The ghost of Oliver Reed hangs over the The Great British Beer Festival at Earls Court. Far from being a middling actor who surrendered his career, and ultimately his life, to alcohol, here he’s a demi god, although of course he never did things by halves. It was always pints. Boom boom!
You can buy Olly Reed T shirts with other such hilarious gags on them, like a spoof movie poster ‘Oliver Reed and the Raiders of the Lost Cask’, complete with a bad drawing of the man himself, as well as Olly beer mugs and towels. Shame he didn’t live to see it, then again, maybe not.
It’s easy to poke fun at beer lovers, and CAMRA itself has done much to promote negative stereotypes, while at the same time doing an excellent job of reviving beer in this country. Not so long ago we were threatened with drowning under a tidal wave of crappy lager suitable only for fuelling Saturday night fights in the suburbs. Now we have a range of UK brewed beers that is truly awesome and great beers from both small breweries and the big boys, as well as from all over the country.
You could say beer is our wine. Different counties produce different beers relevant to their climate, soil and local tastes. Earls Court is a big place but even so the beer producers of the UK have had no problem filling it with a choice that makes you clutch your beer glass (deposit £3.00) tightly as you gaze despairingly at the choice on offer. Where do you start?
By getting some food, of course. There were the usual gourmet burgers on offer, no thanks I’m not a teenager, and foot long Bratwursts in buns. Do I look like a German? There were some very good-looking Ploughman’s, featuring excellent cheeses from around England and Wales, but eating that required a table and they all seemed full.
I found what I wanted with a stall selling deep-fried Whitby scampi and chips. I like deep fried scampi and I’m not ashamed to say it. It was my childhood love, but sadly you won’t find it on many menus today. Here freshly cooked to order in clean oil, the classy crustacean was in my Styrofoam box in minutes and completely eaten not much longer after that. Delicious down to the last battered crumb.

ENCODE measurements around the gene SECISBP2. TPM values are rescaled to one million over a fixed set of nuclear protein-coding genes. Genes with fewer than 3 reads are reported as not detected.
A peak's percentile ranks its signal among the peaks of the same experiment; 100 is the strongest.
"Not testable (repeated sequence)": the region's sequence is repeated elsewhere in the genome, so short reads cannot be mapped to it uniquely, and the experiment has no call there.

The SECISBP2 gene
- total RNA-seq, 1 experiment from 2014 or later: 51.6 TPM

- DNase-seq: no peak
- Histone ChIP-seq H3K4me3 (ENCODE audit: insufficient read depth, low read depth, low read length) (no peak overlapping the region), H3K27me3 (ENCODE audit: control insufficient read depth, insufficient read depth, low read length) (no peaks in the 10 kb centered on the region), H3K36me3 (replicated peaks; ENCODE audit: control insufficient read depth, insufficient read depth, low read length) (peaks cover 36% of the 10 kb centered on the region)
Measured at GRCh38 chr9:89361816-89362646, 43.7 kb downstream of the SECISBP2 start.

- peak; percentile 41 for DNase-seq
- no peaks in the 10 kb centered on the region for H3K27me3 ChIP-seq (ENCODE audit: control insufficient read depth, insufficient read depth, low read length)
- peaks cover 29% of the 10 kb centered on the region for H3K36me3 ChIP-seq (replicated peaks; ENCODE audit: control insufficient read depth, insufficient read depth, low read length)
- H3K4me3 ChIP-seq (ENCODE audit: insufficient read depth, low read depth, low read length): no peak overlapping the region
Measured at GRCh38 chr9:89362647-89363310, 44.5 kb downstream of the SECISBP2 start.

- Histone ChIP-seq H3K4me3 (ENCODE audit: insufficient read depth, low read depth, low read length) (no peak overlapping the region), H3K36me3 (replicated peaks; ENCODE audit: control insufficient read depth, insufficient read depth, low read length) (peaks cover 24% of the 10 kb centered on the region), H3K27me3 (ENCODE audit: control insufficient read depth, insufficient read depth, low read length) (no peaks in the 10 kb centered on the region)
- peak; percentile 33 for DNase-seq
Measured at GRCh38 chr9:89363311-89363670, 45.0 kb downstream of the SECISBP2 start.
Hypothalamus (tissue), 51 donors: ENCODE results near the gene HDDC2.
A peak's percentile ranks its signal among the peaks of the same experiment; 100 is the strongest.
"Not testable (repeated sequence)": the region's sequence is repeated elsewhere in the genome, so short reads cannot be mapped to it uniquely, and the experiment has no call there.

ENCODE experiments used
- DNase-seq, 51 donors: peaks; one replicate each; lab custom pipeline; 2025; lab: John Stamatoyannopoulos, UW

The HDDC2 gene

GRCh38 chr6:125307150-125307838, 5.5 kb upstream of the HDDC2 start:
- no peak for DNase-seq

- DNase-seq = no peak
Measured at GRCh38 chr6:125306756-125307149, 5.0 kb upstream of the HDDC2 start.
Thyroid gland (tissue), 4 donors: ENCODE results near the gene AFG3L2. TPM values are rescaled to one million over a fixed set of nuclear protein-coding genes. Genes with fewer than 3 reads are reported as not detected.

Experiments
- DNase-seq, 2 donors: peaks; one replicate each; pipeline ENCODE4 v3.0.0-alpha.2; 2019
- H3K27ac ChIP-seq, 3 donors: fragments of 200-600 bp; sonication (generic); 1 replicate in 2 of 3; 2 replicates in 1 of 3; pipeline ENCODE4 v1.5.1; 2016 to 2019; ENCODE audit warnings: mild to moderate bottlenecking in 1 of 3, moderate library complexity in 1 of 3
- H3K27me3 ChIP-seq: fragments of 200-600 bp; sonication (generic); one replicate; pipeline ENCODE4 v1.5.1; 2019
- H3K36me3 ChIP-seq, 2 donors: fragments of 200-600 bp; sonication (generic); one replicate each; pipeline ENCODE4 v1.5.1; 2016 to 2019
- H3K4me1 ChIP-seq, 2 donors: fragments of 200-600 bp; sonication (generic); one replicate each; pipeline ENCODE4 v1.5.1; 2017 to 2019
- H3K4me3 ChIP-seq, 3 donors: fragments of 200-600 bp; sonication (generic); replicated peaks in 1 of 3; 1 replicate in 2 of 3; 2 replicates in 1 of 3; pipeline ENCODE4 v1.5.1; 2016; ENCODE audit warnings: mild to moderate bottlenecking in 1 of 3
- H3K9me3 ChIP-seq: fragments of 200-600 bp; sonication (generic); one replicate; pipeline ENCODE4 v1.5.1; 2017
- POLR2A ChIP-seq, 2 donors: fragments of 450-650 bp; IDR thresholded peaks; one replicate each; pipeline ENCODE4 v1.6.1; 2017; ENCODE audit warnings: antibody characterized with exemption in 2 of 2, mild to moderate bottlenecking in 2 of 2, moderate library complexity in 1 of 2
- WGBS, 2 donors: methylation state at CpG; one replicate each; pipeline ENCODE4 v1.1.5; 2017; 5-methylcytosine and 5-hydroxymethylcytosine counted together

Suitably refreshed it was off to try some beer, now needed rather badly as I had overdone the salt on the chips as usual. Large men with beards blocked the way at every turn and it’s hard to get a barman’s attention when your eye-line is blocked by a bloke wearing a rubber chicken on his head, but even so I made steady progress.
All the bars offer a tiny thimbleful of beer to sample free and a dedicated toper could get pissed as a parrot that way, but it would be a laborious process. Even so, taking these tiny samples is a good way of seeing the remarkable variety on offer, not just across the whole expo but brewery by brewery. As a way of passing a Tuesday afternoon it was perfect.
The crowd were all good-natured, enthusiastic, up for a laugh and, to be honest, only a few were what you might call classic beer-heads. In fact most were young, clean-shaven, well dressed and many even had women with them!
We flock to wine tastings but we shamefully ignore our national drink. The Great British Beer Festival is an excellent way to redress that balance. Go if you possibly can and may the Good Lord Oliver Reed go with you. Amen.